ISPs inspecting traffic for illegal filesharing ..
..would be an interception under RIPA, and highly illegal.
ISPs can look at traffic for purposes connected with the supply of their service. This is normally taken to include virus scans and spam filtering, though there is some question about the latter - but it certainly doesn't include inspecting traffic for illegal filesharing.
What the music/movie biz lawyers usually do is look at publicly available bittorrent information. Whether the download itself is encrypted or not doesn't matter much, it's this publicly available information which is used.
I am of the opinion that the music biz has it's knickers in a twist mainly because revenues are falling - and the reason isn't so much filesharing, though that has some effect, but simply that people do not listen to music as much as they used to.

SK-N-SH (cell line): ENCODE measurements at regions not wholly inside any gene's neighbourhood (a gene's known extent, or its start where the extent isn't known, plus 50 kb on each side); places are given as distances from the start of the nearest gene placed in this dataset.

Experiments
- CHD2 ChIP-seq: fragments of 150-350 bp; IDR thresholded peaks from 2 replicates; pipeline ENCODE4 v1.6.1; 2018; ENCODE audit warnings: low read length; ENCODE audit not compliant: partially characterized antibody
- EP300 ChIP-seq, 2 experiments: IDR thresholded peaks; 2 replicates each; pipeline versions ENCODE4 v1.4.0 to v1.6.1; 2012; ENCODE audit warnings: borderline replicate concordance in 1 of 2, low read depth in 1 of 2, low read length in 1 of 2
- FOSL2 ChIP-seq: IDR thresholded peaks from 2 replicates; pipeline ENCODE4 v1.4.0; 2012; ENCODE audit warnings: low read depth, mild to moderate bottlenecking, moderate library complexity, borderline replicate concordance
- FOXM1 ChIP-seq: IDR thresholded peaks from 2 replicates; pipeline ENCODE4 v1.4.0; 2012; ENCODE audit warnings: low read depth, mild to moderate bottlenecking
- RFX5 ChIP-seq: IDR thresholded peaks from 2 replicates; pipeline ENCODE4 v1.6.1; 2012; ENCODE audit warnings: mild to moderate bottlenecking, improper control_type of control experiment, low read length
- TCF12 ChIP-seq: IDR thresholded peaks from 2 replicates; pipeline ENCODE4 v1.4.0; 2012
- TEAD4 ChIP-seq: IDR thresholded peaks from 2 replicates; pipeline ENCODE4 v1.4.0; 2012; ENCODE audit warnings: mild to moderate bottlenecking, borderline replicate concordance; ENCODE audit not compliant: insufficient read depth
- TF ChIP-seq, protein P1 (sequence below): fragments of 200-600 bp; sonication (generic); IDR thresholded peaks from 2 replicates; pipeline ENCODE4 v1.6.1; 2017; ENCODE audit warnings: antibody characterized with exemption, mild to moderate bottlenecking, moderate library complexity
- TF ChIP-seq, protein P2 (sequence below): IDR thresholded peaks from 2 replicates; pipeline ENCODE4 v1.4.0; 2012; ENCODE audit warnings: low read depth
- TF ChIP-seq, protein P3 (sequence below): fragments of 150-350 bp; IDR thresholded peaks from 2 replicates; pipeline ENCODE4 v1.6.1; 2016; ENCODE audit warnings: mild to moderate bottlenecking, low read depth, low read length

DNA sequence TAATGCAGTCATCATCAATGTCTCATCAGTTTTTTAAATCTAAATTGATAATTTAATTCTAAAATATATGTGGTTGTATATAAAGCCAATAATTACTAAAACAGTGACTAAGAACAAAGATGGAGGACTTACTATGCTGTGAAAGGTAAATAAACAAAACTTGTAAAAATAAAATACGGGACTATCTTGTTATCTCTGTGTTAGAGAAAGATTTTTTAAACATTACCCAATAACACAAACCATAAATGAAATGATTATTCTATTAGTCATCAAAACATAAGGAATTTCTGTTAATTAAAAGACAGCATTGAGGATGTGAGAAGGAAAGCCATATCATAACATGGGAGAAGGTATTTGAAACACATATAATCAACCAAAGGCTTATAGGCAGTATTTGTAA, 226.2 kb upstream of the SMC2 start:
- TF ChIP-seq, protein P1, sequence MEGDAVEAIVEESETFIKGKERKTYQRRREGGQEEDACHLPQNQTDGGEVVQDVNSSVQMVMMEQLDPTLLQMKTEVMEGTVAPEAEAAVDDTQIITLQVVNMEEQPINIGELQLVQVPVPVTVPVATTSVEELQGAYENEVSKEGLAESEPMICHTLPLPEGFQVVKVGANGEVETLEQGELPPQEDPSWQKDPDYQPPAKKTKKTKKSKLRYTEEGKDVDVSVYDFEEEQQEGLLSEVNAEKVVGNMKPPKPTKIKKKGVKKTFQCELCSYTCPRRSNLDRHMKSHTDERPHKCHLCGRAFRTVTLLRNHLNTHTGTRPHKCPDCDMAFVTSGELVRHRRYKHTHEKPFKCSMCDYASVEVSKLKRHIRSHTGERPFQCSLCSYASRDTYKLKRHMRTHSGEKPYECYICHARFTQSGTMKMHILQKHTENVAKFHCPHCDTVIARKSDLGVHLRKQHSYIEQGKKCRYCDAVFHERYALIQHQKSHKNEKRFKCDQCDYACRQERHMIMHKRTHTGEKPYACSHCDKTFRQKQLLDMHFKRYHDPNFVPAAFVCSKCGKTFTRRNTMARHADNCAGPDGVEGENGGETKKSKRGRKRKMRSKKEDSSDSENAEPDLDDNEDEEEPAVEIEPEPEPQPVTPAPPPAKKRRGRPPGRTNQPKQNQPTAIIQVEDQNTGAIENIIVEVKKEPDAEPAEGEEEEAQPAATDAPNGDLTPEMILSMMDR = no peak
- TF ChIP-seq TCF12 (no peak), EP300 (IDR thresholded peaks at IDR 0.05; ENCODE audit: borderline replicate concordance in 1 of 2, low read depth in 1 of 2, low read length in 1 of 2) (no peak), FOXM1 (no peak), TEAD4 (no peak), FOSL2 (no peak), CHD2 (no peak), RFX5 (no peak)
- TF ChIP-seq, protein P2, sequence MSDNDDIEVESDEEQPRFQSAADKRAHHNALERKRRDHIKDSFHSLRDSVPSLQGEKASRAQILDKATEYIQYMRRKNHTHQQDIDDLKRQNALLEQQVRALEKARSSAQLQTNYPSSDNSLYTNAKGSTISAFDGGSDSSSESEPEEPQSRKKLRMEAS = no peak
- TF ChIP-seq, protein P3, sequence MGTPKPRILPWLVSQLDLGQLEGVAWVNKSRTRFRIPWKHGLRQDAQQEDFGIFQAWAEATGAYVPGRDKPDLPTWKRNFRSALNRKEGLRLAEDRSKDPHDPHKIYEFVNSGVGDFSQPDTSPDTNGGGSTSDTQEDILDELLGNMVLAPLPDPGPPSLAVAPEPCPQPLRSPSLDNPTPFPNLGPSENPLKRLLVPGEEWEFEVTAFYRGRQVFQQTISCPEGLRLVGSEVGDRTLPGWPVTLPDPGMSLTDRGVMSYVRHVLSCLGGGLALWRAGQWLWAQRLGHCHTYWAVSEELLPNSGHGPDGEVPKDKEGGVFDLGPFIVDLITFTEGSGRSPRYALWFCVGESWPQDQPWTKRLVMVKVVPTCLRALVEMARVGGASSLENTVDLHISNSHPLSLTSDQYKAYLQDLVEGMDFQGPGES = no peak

The movie industry seems less vocal about filesharing, even though percentage wise I'd guess the amount is similar - but people aren't watching less movies.
Another factor may be the cost of downloading a DVD, which is significant, compared to downloading a music track, the cost of which can be ignored.
BTW, a DVD in the post is a much cheaper way to send a a movie than bittorrent - a blank DVD costs 20p, postage 29p, sleeve 2p, so it costs 51p, or two for 71p. Downloads cost about 40p - 90p per GB (you _will_ pay this, in one form or another), so to download a 4 GB movie costs £1.60 - £3.60.